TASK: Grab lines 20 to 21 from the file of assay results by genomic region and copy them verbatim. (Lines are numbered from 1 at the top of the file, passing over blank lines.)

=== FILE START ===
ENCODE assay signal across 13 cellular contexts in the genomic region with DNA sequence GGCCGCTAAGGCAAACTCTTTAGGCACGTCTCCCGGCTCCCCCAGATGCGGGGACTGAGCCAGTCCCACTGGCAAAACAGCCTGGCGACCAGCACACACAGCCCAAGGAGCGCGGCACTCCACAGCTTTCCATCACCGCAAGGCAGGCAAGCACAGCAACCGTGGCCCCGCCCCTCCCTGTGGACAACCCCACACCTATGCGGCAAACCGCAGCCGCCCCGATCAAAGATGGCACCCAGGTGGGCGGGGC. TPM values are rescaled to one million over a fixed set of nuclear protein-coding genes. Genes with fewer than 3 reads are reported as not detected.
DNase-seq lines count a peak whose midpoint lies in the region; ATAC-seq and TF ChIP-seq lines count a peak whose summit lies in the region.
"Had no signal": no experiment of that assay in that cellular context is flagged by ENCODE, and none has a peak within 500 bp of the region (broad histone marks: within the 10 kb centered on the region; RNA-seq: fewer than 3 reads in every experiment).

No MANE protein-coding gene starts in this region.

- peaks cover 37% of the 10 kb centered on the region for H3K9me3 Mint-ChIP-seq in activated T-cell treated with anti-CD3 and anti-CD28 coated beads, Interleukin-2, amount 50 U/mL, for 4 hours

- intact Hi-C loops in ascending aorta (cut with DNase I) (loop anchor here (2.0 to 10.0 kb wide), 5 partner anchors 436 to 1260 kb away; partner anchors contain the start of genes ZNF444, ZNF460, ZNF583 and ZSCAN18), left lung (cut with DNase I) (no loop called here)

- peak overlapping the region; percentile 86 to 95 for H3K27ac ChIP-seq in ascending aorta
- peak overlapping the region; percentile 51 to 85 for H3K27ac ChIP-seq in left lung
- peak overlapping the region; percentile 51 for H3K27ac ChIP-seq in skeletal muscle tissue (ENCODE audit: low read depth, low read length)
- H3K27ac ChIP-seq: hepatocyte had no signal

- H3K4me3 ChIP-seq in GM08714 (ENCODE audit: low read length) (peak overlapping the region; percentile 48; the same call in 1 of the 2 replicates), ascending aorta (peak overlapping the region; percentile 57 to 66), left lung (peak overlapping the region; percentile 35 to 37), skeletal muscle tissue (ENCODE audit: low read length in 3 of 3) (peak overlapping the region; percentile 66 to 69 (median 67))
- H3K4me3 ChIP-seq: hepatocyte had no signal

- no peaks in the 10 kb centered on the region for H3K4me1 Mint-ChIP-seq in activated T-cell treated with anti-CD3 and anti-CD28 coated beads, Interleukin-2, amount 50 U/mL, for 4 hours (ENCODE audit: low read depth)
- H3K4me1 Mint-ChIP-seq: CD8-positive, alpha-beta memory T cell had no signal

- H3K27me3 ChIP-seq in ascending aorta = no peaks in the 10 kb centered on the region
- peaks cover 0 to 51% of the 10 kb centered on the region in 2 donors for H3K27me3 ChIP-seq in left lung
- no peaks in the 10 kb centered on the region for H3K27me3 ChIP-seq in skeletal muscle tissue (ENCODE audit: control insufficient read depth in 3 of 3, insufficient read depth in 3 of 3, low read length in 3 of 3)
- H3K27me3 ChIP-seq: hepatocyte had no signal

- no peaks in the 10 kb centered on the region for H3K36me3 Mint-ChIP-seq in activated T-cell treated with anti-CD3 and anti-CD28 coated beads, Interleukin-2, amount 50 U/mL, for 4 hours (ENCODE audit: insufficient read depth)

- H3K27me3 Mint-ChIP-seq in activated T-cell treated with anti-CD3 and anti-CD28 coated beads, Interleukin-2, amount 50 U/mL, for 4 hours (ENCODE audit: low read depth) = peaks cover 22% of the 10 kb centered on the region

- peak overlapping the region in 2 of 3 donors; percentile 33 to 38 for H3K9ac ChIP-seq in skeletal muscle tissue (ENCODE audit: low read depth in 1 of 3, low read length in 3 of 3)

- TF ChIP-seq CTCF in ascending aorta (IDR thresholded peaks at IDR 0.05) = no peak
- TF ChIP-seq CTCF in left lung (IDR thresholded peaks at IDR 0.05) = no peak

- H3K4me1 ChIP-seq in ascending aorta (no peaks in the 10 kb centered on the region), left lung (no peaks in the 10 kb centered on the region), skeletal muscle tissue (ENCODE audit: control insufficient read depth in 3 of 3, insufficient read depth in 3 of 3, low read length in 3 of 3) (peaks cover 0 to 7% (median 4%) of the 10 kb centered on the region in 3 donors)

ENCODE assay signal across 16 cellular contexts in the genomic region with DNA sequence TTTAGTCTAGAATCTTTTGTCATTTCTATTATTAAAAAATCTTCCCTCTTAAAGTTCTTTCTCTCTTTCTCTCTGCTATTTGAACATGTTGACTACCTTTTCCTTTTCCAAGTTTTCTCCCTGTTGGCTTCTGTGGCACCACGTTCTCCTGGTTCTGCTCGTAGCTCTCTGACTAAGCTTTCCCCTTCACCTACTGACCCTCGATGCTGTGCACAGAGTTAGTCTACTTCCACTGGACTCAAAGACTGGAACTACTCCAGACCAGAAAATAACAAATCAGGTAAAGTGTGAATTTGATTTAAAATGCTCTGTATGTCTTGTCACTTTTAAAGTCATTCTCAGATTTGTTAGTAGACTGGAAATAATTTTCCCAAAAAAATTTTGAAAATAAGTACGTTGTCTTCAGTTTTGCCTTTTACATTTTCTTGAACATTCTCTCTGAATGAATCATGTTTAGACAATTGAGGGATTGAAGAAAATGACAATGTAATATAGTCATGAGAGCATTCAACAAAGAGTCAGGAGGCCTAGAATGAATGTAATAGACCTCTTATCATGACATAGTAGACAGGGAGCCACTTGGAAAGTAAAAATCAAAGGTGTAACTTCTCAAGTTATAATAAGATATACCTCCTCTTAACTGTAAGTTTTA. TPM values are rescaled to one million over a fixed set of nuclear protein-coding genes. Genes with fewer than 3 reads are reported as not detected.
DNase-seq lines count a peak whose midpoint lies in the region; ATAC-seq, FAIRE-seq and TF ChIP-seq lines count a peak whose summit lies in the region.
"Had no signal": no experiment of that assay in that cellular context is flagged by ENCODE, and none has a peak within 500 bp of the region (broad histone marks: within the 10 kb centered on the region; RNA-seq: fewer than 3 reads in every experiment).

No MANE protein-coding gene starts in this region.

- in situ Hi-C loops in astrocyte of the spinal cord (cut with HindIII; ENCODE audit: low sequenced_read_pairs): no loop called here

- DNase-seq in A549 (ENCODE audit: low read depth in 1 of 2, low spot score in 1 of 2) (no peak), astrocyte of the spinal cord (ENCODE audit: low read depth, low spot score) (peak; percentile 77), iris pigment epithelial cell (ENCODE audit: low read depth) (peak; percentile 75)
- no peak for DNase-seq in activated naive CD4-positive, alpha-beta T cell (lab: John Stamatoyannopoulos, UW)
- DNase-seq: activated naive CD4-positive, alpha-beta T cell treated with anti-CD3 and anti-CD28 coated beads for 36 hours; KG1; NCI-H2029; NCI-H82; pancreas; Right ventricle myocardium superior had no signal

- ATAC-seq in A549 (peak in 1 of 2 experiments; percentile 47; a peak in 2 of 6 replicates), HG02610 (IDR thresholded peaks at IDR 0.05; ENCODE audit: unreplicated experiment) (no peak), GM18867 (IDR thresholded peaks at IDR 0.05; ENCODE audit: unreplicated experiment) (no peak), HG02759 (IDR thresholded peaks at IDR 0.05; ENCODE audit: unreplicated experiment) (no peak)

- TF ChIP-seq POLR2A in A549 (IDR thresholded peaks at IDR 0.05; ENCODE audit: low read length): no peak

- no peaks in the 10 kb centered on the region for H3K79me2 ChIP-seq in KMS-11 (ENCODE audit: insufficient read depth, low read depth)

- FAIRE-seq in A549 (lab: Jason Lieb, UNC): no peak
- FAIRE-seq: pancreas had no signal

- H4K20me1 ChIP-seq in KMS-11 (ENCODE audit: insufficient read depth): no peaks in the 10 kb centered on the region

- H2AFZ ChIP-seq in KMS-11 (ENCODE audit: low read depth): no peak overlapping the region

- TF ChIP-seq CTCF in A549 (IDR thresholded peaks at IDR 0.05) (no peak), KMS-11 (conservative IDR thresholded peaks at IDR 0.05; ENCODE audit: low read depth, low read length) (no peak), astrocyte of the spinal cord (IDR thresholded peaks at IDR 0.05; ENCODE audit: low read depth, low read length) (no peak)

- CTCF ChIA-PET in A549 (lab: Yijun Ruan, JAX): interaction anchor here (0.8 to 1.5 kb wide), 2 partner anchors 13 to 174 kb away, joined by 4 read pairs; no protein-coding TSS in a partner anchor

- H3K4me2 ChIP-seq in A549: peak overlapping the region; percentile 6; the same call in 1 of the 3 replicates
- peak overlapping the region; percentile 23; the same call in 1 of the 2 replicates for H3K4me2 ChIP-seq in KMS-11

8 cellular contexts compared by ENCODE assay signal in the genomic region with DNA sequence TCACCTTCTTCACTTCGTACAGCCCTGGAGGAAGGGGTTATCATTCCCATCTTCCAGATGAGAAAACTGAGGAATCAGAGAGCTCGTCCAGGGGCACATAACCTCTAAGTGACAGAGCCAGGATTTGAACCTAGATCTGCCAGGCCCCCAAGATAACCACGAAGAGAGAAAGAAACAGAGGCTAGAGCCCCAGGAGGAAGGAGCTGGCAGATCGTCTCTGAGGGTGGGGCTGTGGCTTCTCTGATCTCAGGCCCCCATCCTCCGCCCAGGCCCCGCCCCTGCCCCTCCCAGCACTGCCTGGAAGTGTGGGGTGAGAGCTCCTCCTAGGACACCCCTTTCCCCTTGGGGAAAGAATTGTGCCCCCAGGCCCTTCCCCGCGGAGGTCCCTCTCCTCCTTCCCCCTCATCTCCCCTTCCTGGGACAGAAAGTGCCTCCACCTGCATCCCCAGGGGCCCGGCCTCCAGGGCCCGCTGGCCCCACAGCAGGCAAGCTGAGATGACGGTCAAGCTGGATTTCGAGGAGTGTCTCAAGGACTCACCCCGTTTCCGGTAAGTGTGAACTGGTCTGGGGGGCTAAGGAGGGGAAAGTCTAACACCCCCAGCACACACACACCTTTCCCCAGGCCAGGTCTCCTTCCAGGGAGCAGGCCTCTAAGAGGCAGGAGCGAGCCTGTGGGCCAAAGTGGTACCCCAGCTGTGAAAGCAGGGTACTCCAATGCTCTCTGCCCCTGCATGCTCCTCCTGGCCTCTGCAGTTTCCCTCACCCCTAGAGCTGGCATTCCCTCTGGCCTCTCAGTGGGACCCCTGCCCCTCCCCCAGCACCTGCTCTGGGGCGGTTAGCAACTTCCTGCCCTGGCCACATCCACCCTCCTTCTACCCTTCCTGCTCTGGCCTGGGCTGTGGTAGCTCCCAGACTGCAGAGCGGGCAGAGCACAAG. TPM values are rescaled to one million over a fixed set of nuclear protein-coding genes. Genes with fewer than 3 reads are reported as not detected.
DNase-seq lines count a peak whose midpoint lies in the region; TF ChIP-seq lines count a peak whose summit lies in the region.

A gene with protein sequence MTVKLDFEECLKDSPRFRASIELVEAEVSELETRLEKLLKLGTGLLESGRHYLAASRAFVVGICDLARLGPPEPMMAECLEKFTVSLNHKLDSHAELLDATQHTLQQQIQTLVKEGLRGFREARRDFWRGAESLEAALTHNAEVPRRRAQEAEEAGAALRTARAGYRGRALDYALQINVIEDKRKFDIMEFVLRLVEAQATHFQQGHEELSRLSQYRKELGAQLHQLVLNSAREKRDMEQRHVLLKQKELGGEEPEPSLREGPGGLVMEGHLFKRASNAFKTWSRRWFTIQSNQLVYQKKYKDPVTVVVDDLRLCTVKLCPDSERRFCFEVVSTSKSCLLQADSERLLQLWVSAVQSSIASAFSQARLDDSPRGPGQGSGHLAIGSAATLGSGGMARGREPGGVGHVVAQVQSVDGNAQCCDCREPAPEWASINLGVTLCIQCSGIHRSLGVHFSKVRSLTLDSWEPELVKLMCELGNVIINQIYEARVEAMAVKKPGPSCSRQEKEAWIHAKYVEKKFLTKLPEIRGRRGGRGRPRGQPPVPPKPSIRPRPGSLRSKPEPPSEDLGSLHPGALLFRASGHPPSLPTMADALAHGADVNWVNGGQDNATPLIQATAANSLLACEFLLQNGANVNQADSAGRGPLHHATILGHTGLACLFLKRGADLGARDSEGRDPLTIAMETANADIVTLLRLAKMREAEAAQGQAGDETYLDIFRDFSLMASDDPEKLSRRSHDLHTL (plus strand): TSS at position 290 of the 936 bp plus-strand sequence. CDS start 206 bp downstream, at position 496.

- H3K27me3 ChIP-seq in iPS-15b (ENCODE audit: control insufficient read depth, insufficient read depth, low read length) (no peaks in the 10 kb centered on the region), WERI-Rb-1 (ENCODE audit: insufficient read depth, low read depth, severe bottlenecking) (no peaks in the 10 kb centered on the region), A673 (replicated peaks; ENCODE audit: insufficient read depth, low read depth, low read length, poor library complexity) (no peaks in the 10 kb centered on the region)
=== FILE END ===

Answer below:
- H3K27me3 Mint-ChIP-seq in activated T-cell treated with anti-CD3 and anti-CD28 coated beads, Interleukin-2, amount 50 U/mL, for 4 hours (ENCODE audit: low read depth) = peaks cover 22% of the 10 kb centered on the region

- peak overlapping the region in 2 of 3 donors; percentile 33 to 38 for H3K9ac ChIP-seq in skeletal muscle tissue (ENCODE audit: low read depth in 1 of 3, low read length in 3 of 3)